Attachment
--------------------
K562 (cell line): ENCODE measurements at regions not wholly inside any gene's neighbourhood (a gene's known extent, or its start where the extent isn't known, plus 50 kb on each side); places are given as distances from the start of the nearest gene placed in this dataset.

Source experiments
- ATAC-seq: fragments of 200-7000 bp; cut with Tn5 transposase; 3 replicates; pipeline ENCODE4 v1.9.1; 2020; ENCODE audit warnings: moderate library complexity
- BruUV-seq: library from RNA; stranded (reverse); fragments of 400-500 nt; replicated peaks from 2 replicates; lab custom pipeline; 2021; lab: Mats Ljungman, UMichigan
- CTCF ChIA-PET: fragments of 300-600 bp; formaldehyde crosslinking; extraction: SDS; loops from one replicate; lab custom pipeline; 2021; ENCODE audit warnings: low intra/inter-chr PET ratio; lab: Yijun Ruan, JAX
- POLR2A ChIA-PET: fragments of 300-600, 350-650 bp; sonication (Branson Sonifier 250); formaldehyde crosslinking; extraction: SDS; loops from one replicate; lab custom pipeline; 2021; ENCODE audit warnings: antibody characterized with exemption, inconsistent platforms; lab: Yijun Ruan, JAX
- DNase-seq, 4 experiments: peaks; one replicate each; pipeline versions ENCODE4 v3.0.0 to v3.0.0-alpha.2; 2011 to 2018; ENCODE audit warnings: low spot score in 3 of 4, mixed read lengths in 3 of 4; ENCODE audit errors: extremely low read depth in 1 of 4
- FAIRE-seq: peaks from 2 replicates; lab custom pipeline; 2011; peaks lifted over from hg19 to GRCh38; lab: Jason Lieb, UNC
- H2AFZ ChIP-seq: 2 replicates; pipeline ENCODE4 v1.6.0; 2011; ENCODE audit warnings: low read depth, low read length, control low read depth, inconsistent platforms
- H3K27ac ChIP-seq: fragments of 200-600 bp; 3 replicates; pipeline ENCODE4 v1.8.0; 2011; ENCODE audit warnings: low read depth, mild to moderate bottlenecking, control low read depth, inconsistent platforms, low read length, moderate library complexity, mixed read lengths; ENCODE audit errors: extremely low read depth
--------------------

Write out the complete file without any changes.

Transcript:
K562 (cell line): ENCODE measurements at regions not wholly inside any gene's neighbourhood (a gene's known extent, or its start where the extent isn't known, plus 50 kb on each side); places are given as distances from the start of the nearest gene placed in this dataset.

Source experiments
- ATAC-seq: fragments of 200-7000 bp; cut with Tn5 transposase; 3 replicates; pipeline ENCODE4 v1.9.1; 2020; ENCODE audit warnings: moderate library complexity
- BruUV-seq: library from RNA; stranded (reverse); fragments of 400-500 nt; replicated peaks from 2 replicates; lab custom pipeline; 2021; lab: Mats Ljungman, UMichigan
- CTCF ChIA-PET: fragments of 300-600 bp; formaldehyde crosslinking; extraction: SDS; loops from one replicate; lab custom pipeline; 2021; ENCODE audit warnings: low intra/inter-chr PET ratio; lab: Yijun Ruan, JAX
- POLR2A ChIA-PET: fragments of 300-600, 350-650 bp; sonication (Branson Sonifier 250); formaldehyde crosslinking; extraction: SDS; loops from one replicate; lab custom pipeline; 2021; ENCODE audit warnings: antibody characterized with exemption, inconsistent platforms; lab: Yijun Ruan, JAX
- DNase-seq, 4 experiments: peaks; one replicate each; pipeline versions ENCODE4 v3.0.0 to v3.0.0-alpha.2; 2011 to 2018; ENCODE audit warnings: low spot score in 3 of 4, mixed read lengths in 3 of 4; ENCODE audit errors: extremely low read depth in 1 of 4
- FAIRE-seq: peaks from 2 replicates; lab custom pipeline; 2011; peaks lifted over from hg19 to GRCh38; lab: Jason Lieb, UNC
- H2AFZ ChIP-seq: 2 replicates; pipeline ENCODE4 v1.6.0; 2011; ENCODE audit warnings: low read depth, low read length, control low read depth, inconsistent platforms
- H3K27ac ChIP-seq: fragments of 200-600 bp; 3 replicates; pipeline ENCODE4 v1.8.0; 2011; ENCODE audit warnings: low read depth, mild to moderate bottlenecking, control low read depth, inconsistent platforms, low read length, moderate library complexity, mixed read lengths; ENCODE audit errors: extremely low read depth